It is deeply satisfying to see the peace, love and joy that flows into the hearts of worshipers here at The Good Shepherd. The work and fruit of the Holy Spirit is a deep, abiding, joyful stability which I see growing in many of our parishioners. Through entering into the worship of the Holy Orthodox Church, so many people, of Protestant, Catholic and Orthodox backgrounds alike, find communion with the God Who is the Lover of Mankind.
Orthodox Christianity is filled with an overwhelming sense of optimism. Her slogan is “Jesus Christ, Victor.” Her hymn is, “Christ is risen from the dead, trampling down death by death, and on those in the tombs bestowing life.” Her icon is Christ, having shattered the fetters and locks of Hades, holding Adam and Eve by the arms, dragging them towards heaven (see below). And Her hope is the Life of Christ filling and transforming each communicant. Orthodoxy’s optimism is founded on the reality of a dynamic union between God and man mediated by the resurrected, triumphant Jesus Christ.
Icon from Church of the Holy Saviour in Chora (Istanbul), shows Christ shattering the gates of Hades and pulling Adam and Eve up towards Paradise. Notice that Christ is holding Adam and Eve by their wrists? It's communicating that the power is entirely of Christ. There's a debris field under Christ's feet of broken locks and chains, and bound by his own locks is the Devil for “The reason the Son of God appeared was to destroy the works of the devil” (1 John 3:8).
I so wish that Martin Luther could have tasted this sweet joy. For Luther’s life, while sometimes thought of as a triumph, is deeply tragic. The tragedy is that he lived and died without knowing the stable joy and peace that grows from union with the Holy Trinity. Luther never had the chance to participate in the worship of the Eastern Church. If he had, he might have had a completely different view of God’s relationship with man.
A deep pessimism
The sixteenth century western religious environment was marked by a deep pessimism about the human condition. What later within Protestantism came to be called the “hellfire sermon” had its roots in the medieval Catholic view of man’s impending doom before a wrath-filled God. San Bernardino, who died in the middle of the 15th century, preached the sort of sermon that set the tone for Luther’s understanding of God and man. Here’s an example of the sort of sermon that heavily influenced Luther.
Yes, you wretch, God is good, God is merciful, and infinitely better and more merciful than you imagine or could possibly imagine. At the same time, learn that this same God, so good and so merciful, threw from the heights of heaven down to the lowest depths of hell the third part of the angels, these lovely and noble creatures, merely for a sinful thought, conceived in a moment and without any other moment in which they might do penance. It is the same God who banished Adam from the earthly paradise for eating a fruit against his injunction, who condemned him to endless woes and just as swiftly condemned his descendants to the flames of hell.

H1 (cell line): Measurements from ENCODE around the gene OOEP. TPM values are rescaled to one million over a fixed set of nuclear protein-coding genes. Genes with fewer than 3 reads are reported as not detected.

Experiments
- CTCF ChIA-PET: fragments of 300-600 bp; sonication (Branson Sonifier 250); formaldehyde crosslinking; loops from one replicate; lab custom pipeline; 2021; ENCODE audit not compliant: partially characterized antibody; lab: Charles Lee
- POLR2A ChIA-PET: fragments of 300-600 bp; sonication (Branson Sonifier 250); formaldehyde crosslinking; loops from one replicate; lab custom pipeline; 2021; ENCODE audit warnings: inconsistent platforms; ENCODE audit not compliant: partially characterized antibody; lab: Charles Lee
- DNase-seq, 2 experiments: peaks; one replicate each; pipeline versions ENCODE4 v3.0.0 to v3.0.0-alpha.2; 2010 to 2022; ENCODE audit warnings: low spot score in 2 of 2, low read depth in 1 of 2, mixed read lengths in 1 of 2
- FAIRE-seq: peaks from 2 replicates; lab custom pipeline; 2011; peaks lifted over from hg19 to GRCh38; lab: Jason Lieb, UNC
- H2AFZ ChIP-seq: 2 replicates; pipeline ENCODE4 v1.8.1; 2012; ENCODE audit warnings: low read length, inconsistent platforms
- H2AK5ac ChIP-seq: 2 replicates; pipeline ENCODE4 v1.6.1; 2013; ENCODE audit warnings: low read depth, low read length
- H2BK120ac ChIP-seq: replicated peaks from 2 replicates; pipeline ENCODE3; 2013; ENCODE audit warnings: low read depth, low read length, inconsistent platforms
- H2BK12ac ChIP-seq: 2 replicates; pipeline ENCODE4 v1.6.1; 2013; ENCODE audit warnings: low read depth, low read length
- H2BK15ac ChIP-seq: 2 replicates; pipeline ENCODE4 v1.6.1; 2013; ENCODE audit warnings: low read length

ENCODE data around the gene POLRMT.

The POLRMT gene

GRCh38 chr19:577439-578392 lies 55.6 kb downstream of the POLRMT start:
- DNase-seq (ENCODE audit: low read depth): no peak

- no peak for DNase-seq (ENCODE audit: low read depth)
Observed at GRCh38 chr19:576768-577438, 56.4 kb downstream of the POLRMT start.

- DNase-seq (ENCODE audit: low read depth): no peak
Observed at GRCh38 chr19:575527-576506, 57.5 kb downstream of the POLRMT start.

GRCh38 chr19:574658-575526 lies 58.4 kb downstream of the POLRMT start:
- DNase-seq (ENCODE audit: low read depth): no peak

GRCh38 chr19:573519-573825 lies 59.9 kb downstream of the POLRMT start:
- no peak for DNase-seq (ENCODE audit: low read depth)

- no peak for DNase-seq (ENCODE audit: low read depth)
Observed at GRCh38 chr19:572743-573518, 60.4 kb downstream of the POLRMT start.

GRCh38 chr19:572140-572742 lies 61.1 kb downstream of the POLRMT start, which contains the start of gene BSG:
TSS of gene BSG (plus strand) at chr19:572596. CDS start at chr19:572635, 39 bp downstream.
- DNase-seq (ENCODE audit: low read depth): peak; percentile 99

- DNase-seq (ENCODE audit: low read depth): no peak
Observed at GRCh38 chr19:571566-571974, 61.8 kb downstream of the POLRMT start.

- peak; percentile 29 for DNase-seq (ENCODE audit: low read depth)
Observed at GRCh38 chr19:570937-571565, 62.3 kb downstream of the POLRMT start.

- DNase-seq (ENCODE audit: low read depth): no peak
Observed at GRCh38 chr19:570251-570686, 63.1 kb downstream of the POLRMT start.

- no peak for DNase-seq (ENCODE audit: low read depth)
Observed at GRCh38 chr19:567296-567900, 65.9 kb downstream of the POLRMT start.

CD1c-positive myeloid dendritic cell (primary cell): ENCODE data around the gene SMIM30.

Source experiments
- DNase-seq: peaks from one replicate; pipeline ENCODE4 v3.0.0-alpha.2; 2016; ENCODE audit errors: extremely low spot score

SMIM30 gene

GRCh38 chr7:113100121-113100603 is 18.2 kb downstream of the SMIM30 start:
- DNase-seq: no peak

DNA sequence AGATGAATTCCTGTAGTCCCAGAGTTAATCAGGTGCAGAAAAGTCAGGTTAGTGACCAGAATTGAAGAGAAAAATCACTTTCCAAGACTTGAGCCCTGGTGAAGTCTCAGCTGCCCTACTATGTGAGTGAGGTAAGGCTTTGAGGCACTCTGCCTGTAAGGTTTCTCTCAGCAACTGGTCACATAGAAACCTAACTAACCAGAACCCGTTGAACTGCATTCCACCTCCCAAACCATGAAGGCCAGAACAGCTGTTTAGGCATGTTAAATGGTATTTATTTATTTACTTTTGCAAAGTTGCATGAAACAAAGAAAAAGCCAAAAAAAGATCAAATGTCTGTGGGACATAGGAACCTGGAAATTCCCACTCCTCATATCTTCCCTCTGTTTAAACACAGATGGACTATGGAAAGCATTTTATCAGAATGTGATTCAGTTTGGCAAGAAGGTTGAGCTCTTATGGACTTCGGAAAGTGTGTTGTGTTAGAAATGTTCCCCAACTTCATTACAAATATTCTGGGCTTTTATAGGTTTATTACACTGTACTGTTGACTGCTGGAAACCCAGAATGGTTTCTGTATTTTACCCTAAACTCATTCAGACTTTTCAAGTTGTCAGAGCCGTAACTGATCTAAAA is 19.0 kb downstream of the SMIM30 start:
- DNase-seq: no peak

This same merciful God condemned his own Son to die on the cross for the expiation of sins he had not committed, but especially this good, kind God will see throughout eternity an almost infinite number of poor souls languishing in the blazing pits of fire, making horrible shrieks and eternal howls. And he will never even think to deliver them from their agony, nor be touched with the least compassion for them. Therefore, learn if you do not know this already, that when you say that God is good, you speak true, but you have not spoken the entire truth, for you must add that he is just, that the extent of his kindness equals that of his justice, that just as he is infinitely good so is he infinitely just, and that the strictness of his justice primarily touches those who will have abused his goodness, and that to offend him and so they will have to endure a wounded mercy and angered justice.
— San Bernardino
When Luther encountered this kind of piety he shivered at the thought of his unworthiness before God. He was filled with dread at the thought of his impending doom and destruction. Thoughts and feelings of his personal unworthiness led Luther through harrowing mood swings. During bouts of deep religiosity, he would throw himself into severe bouts of penitence; at other times, he would completely give up and neglect his Christian duties.
It didn’t help Luther’s state of mind that penance was considered punishment. The purpose of doing penance was to reduce the length of one’s stay in purgatory. Roman Catholic manuals emphasised a juridical approach to handing out penitential punishments — a certain type and quantity of penance for a certain type of sin.
One has to understand how drastically removed this is from the positive traditional piety of the Church. St. John of Sinai writes about repentance as a “joy-creating sorrow.” It is for him a recognition that it is the passions within the human soul that separate us from Christ, and the godly sorrow that brings us to repentance turns into an unspeakable joy of renewed union with God.
Sadly, the legalistic environment in which Luther lived never gave him the chance to know repentance as a “joy-creating sorrow.”
Luther’s anxiety and despair led him to seek escape from his intolerable torture chamber of conscience. One day in 1516 as he read through St. Paul’s letter to the Galatians, he saw a line on the page that startled him.